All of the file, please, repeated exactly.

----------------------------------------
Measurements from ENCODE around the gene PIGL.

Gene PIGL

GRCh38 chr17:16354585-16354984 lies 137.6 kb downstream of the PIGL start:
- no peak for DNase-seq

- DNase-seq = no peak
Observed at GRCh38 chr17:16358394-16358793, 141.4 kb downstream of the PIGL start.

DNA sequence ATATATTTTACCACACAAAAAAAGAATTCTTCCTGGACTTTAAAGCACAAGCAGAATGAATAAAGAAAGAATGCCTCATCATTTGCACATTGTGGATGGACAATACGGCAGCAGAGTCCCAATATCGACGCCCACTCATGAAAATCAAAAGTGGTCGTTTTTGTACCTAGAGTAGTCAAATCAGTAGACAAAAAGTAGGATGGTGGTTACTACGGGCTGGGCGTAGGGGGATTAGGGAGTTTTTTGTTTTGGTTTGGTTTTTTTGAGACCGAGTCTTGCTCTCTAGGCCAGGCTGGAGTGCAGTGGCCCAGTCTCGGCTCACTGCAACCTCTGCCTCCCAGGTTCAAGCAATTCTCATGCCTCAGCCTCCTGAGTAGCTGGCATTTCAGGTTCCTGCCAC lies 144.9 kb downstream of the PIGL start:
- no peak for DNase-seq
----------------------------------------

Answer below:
Measurements from ENCODE around the gene PIGL.

Gene PIGL

GRCh38 chr17:16354585-16354984 lies 137.6 kb downstream of the PIGL start:
- no peak for DNase-seq

- DNase-seq = no peak
Observed at GRCh38 chr17:16358394-16358793, 141.4 kb downstream of the PIGL start.

DNA sequence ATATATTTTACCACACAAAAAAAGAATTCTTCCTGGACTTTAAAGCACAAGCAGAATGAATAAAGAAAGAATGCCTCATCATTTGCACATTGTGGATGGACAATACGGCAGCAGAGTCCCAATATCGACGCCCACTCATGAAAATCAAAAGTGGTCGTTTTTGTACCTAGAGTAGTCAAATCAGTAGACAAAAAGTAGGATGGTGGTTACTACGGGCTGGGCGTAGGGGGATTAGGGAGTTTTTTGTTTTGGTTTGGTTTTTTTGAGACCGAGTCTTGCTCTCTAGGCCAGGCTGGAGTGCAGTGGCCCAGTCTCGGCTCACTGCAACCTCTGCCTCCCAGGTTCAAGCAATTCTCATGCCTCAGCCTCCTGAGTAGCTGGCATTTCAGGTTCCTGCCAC lies 144.9 kb downstream of the PIGL start:
- no peak for DNase-seq